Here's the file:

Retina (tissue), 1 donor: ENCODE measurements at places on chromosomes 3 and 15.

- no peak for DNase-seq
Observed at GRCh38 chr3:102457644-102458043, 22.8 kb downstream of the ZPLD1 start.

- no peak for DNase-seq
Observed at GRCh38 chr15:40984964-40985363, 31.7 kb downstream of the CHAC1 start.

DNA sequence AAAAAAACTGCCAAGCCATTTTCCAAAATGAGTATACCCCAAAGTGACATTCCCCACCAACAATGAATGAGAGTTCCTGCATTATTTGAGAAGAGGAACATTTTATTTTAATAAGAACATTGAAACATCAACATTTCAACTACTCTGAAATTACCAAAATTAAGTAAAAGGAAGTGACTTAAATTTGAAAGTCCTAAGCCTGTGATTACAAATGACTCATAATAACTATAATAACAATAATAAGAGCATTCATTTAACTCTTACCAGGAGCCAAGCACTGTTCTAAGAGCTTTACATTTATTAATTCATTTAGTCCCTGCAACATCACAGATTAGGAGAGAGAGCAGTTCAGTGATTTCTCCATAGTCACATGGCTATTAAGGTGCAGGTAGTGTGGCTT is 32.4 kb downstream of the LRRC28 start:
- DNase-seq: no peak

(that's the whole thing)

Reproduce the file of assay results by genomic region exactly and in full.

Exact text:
Retina (tissue), 1 donor: ENCODE measurements at places on chromosomes 3 and 15.

- no peak for DNase-seq
Observed at GRCh38 chr3:102457644-102458043, 22.8 kb downstream of the ZPLD1 start.

- no peak for DNase-seq
Observed at GRCh38 chr15:40984964-40985363, 31.7 kb downstream of the CHAC1 start.

DNA sequence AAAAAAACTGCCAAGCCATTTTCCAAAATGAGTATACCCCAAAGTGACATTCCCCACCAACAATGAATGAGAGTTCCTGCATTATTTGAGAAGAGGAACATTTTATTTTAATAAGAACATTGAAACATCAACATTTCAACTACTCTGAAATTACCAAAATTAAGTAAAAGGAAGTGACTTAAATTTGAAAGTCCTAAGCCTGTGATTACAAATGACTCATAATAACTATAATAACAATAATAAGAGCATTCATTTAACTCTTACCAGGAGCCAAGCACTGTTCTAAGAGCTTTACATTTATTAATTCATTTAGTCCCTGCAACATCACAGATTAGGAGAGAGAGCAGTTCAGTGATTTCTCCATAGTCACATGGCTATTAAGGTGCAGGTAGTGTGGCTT is 32.4 kb downstream of the LRRC28 start:
- DNase-seq: no peak